We're back to three questions time here on the good old RW blog hop. Thanks to Beth Carter for this week's gems. I think I'm most interested in seeing everyone's answer to the third question this week. If you've landed here from Collette Cameron's blog, you've seen hers and I wish I'd come up with that answer myself. Ah well. Let's get going, shall we, and see what I can come up with.
1. What’s your favorite aspect of novel writing? Dialogue? Setting? Conflict? Narration? Explain.
This is easy. Dialogue. I love the banter between characters. Maybe it's because I talk a lot myself, (and to myself!) but I think so much character is revealed through what they say. And what they choose not to say. So I suppose what I like writing best is dialogue both spoken and in the mind. Here's an example of what I mean from my current WIP, Geek God (available for pre-order I might add!)
“Oh. What’s up tonight?” Please let that have sounded casual. Just because my head is screaming: What? You’re not staying?
“Dungeons & Dragons.”
You know when your face reacts before you have a chance to get your shit together? That’s what’s happening right now. I think my eyes might have even bulged. I want to sound cool, but I can’t help myself.
“Adults play D&D?”
“Plenty of us do. What do you think happens to the kids who played it in their parents’ basements when they grow up?”
“They grow up?” My cousin played that game when he was a teenager. He and a group of his nerdy friends all hanging around a table rolling dice and talking about orcs and not letting girls play. Nerds. Geeks. Whatever. I wondered now if he still played.
“And how is it any different than still playing video games?”
“It’s totally different.”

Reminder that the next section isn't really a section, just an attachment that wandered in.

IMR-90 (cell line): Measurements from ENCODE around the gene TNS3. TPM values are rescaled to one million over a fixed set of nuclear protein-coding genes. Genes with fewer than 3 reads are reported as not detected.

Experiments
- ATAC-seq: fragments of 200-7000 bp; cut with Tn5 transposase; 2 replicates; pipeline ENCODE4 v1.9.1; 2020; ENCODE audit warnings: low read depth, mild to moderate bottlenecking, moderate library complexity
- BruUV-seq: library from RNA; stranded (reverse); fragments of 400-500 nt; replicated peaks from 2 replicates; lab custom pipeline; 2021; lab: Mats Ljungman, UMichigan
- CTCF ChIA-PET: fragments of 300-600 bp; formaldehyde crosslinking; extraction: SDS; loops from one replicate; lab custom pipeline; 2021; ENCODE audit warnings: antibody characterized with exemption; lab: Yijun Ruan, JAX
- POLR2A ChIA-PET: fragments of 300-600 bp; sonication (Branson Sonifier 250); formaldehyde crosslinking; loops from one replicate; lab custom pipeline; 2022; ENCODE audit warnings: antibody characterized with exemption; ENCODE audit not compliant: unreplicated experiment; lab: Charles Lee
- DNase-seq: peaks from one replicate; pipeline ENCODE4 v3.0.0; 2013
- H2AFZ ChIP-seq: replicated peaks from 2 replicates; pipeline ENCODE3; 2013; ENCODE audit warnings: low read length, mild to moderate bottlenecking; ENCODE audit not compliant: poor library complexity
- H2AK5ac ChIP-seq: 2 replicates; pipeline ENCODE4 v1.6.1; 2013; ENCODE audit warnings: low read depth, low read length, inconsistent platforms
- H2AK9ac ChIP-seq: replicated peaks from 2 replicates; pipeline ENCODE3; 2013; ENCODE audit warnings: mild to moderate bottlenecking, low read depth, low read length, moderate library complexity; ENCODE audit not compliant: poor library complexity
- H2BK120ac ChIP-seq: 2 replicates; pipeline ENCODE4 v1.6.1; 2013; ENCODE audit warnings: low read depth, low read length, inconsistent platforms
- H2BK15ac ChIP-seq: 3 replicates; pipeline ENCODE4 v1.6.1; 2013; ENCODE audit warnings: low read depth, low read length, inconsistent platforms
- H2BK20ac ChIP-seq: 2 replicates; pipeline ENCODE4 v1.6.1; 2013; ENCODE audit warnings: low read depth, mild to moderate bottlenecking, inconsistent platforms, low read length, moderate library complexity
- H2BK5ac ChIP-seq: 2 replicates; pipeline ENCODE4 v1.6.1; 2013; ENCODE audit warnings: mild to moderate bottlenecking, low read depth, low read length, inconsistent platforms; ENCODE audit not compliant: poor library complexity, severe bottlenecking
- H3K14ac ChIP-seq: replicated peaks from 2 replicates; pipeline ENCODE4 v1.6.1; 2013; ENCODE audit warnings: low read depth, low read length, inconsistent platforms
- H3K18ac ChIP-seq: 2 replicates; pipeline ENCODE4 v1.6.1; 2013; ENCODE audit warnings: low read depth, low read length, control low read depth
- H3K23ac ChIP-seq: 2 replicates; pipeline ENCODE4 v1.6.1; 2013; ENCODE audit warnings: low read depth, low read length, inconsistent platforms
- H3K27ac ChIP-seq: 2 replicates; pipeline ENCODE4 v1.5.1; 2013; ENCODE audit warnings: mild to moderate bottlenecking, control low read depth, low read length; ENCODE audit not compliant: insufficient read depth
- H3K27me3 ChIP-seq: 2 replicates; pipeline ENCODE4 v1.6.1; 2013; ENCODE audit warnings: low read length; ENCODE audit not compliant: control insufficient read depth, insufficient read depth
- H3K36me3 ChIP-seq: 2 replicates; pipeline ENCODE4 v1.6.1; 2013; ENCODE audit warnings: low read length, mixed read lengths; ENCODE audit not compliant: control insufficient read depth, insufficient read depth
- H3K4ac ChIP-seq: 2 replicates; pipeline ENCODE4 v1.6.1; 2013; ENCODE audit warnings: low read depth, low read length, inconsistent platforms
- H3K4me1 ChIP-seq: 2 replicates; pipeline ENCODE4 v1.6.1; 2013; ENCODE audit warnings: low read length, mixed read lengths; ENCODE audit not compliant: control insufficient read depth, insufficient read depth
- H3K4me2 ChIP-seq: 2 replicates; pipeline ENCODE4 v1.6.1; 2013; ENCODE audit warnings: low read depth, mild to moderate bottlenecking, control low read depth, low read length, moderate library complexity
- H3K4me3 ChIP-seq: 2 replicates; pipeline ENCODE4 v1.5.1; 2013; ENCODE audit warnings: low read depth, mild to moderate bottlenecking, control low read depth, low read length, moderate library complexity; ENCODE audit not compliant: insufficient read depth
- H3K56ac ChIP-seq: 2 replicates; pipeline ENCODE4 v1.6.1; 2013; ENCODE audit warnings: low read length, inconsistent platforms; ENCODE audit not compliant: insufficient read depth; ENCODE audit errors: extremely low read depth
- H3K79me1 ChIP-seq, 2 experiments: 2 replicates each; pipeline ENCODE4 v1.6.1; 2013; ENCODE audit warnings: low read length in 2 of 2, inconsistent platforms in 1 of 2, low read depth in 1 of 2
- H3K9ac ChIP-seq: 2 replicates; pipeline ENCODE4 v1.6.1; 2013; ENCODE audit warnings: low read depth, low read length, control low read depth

“It’s not. It’s way more social than hanging out home alone with just a TV and console. I’m hanging out with people, talking, eating, drinking and having fun.”
What’s curious in this discussion is that he’s not getting angry or embarrassed. He seems to have no problem with admitting that he does this.
“How does it work?”
“What do you mean?”
“Your game. How does it work?”
I don’t know if I’m asking because I want to know, or if I’m just trying to keep him here a bit longer. One thing is certain. It’s clear that he’s not interested in me that way. If going and playing a geek game with his geek friends seems better than hanging out with a woman who’d done her damnedest to look as sexy as she can, then I’ve already lost this battle.
He might look like God’s gift to women, but clearly there’s a very good reason why he’s single.
What if he’s gay? Maybe Dungeons & Dragons is code for an all-male orgy.
2.How do you choose the setting for your plot? Are they always similar settings or does it vary? (i.e., small town, big city, castle, etc.)
There's no secret about my setting. It's always Newfoundland in some way. Even if I have my characters travel a lot (like Jack and Daphne in Hard As Ice) my books are Newfoundland stories. I mean, look at this. How can I NOT write about this setting?